As it happened: Germany's grid grapples with solar eclipse

pv magazine Head of Publishing Dr Michael Fuhs headed out in the (rapidly dimming) sunshine in the German capital to observe the eclipse and its affect on German grid frequency, demand response mechanisms and overall power supply.

10:20: Live blog begins. Effects of eclipse should soon be felt. Sky is clear in many parts of Germany and solar production tops 13 GW before the event compared to 15.8 GW that had been expected if there hadn’t been any clouds at all. This means, the German grid was going to experience almost the most stressful situation which could have been anticipated during the eclipse

10:23: Network frequency drops from 50.02 to 50.00 Hertz. Unclear if this is a trend that will be compensated for by the dropping solar output. According to the SMA monitor, PV output has dropped from more than 13 GW to 10.7 GW.

10:24: Blue skies in Berlin. Still nothing visible to the naked eye. The highpoint [of the eclipse] will be at 10:47am.

10:25: Frequency drops 49.98 Hertz. Bloggers covering the grid [Stromhaltig] affect see this as fluctuation, not as a clear trend.

10:30: Transmission service operator 50 Hertz reports in the period from 9:30am, to 10:00am negative secondary operating reserve from minus 50 MW to minus 141 MW. Zero minute reserve.

10:33: It is now noticeably darker and more drab. Just 9.1 GW of PV generation. Network frequency back to 50 Hertz. There is enough power in the grid.

10:36: On the website http://wetter.htw-berlin.de/ you can clearly see the plunge PV power generation.

10:37: Stromhaltig blog: The solar eclipse is clearly discernible in intraday trading on the electricity exchange. This was correctly predicted by Energy Brainpool and offers shrewd spot traders a money-making opportunity.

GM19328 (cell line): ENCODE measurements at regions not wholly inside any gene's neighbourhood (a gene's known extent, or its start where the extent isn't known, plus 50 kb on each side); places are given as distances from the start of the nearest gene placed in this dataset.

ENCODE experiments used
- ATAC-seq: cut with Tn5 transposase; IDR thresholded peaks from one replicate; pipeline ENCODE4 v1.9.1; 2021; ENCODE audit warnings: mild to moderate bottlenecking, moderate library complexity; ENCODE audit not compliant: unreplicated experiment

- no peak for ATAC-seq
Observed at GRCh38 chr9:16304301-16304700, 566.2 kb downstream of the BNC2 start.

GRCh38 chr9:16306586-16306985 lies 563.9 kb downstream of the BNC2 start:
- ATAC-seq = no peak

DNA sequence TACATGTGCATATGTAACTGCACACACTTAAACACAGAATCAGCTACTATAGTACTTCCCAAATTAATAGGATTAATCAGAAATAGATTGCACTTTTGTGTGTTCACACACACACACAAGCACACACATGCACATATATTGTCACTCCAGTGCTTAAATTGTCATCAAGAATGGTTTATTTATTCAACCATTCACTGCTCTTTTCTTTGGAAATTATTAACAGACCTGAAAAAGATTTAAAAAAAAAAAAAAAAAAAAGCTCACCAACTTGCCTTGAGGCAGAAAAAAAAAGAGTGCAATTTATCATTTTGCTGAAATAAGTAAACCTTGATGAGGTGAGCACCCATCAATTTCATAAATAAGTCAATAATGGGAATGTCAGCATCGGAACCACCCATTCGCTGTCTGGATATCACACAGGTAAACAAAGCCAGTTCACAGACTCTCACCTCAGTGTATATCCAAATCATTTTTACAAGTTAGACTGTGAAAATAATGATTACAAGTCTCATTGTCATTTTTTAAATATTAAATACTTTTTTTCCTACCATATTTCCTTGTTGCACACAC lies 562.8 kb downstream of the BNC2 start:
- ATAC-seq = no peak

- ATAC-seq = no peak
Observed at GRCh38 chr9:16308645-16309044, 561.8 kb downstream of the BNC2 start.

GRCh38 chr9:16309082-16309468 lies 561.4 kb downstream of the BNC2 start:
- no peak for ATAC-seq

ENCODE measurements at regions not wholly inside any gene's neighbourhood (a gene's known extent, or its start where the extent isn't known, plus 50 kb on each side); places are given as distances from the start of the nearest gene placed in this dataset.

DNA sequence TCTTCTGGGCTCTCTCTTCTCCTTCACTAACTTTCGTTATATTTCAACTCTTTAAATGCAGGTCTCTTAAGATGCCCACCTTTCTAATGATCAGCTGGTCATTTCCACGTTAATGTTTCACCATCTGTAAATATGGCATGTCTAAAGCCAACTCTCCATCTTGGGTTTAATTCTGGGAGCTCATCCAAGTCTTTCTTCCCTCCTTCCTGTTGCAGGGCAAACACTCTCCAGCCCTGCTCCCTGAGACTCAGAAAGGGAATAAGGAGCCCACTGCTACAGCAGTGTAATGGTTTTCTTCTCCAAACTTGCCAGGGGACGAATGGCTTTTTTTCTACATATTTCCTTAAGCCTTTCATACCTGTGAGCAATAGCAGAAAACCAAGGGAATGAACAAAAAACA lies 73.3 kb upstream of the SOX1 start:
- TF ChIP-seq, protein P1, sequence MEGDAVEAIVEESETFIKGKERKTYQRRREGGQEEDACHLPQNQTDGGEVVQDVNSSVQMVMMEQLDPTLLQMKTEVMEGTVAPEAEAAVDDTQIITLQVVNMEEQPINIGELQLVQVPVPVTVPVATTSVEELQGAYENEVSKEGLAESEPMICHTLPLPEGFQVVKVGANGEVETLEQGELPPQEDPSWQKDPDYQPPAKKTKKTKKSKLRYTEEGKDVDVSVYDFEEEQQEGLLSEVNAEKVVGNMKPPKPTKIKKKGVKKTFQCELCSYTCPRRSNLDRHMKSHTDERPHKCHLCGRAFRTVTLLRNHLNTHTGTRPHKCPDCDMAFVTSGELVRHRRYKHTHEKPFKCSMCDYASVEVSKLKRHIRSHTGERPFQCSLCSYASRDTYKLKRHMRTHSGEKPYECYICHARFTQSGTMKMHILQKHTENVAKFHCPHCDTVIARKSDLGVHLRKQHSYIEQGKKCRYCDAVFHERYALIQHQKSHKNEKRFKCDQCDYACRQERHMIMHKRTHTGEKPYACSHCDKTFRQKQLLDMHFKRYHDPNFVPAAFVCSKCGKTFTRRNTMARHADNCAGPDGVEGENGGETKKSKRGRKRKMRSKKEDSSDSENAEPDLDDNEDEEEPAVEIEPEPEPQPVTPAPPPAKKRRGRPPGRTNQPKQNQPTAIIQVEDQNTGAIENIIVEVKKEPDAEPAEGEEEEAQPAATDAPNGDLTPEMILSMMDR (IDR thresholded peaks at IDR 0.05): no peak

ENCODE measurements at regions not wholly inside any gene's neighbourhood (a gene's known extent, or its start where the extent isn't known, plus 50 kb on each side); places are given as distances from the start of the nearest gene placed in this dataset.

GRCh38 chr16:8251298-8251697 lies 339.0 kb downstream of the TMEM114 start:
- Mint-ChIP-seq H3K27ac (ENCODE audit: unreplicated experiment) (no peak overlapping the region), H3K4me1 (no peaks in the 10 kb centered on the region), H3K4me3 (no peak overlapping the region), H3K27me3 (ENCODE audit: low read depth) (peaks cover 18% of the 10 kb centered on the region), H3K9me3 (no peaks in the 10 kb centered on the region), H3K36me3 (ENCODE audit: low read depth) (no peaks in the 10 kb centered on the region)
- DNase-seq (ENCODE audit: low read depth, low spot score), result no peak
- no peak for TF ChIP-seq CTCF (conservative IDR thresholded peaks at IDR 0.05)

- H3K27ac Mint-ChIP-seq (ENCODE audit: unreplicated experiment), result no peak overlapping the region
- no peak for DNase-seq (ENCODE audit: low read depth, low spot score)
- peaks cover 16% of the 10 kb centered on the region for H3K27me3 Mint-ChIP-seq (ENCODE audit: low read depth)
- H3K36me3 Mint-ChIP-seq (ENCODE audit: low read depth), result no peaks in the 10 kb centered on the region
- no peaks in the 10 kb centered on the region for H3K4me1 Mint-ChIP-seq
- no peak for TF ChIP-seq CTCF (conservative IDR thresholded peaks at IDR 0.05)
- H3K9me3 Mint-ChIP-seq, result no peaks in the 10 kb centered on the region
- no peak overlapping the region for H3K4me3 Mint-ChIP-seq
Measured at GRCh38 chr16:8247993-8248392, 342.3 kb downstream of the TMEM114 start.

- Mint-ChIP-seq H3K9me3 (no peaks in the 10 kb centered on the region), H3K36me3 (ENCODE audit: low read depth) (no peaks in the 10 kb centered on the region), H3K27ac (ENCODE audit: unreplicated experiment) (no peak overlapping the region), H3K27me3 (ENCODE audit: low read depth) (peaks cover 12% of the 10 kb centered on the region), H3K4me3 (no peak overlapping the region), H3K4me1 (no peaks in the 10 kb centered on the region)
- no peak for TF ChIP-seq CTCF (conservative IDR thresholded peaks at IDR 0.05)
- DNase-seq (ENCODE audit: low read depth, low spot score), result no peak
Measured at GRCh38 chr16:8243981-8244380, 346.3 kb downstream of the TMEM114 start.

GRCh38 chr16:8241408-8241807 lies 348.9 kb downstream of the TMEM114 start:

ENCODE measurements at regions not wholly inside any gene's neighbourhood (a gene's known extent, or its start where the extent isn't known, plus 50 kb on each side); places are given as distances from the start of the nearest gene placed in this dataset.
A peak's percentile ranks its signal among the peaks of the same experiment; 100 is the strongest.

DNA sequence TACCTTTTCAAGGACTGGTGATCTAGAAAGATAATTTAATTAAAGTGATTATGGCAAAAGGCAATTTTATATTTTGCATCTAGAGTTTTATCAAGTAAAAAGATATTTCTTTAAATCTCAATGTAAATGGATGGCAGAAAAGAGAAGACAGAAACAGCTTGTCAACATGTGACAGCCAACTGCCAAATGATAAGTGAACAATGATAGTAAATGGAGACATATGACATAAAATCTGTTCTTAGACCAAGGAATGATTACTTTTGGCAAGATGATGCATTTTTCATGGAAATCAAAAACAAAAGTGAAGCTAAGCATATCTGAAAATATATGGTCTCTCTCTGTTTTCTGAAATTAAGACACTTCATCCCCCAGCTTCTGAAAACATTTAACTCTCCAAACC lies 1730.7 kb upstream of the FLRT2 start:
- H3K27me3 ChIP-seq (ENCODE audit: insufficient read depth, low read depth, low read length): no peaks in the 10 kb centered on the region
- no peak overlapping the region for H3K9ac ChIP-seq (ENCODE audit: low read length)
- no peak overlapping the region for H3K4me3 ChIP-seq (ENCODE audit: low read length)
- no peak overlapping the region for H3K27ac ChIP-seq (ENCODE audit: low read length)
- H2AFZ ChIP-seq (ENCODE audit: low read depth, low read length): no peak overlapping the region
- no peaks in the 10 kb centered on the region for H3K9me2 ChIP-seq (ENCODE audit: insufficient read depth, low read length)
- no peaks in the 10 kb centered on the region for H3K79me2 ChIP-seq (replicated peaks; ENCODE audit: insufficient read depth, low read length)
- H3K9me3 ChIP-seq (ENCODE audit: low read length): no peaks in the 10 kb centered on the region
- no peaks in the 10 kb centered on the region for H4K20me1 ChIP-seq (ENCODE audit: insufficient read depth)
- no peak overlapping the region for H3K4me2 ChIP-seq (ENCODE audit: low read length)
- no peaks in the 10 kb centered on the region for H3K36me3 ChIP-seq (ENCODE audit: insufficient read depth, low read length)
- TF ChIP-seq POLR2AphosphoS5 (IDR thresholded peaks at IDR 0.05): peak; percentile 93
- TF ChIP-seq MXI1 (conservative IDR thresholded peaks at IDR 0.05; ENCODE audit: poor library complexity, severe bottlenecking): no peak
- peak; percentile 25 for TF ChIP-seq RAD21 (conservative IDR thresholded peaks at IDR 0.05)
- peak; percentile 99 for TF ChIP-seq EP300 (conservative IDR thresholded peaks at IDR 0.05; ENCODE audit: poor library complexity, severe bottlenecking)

10:41: With a pinhole camera, a very pretty solar crescent is visible. Much more than half of the sun is covered.

10:42: 7 GW solar output, 40.97 Hertz network frequency – significantly below 50 Hertz.

10:44: PV generation continues to slide. Just 6.6 GW. Network frequency still below 50 Hertz.

10:47: Actually, fluctuations in network frequency could occur every 15 minutes.

10:50: Highpoint, according to an HTW study, passes at 10:42am. Generation begins to rise again.

10:54: Here comes the big stress test. The greatest change in PV power generation takes place between 11:00am and 11:15am.

10:56: The SMA monitor now reads just 4.8 GW. How much of a delay in this data? May be due to server problems.

10:59: Network frequency ready exactly 50 Hertz on the monitor of the transmission service operator. Is that delayed too?

11:00: Between 10:00am and 10:15am at 50 Hertz transmission network operator reports positive 220 MW of operating reserve.

11:04: It appears to be more of a stress test for the web servers for sites that monitor solar power generation and network frequency than for the power grid.

11:07: PV power generation growing significantly higher again.

11:09: It is already much brighter.

11:12: Frequency constantly stable, although this is the period of the fastest rise in PV generation.

11:16: Frequency still stable. Actually, the greatest load on the power grid should have passed by now.

11:20 According to SMA monitor, back up to 7.1 GW photovoltaic power in the grid. Still unclear if there is a delay in its reaction. A comparison with insolation figures the HTW http://wetter.htw-berlin.de/ shows that the value could be too low.

11:24: Discovery says that PV output has already exceeded the period prior to the solar eclipse.

11:25: Live blog end. Watch this space for more background and assessments later.

After midday, SMA reported 20.2 GW of solar power generation.

Translation by Tim Haynes.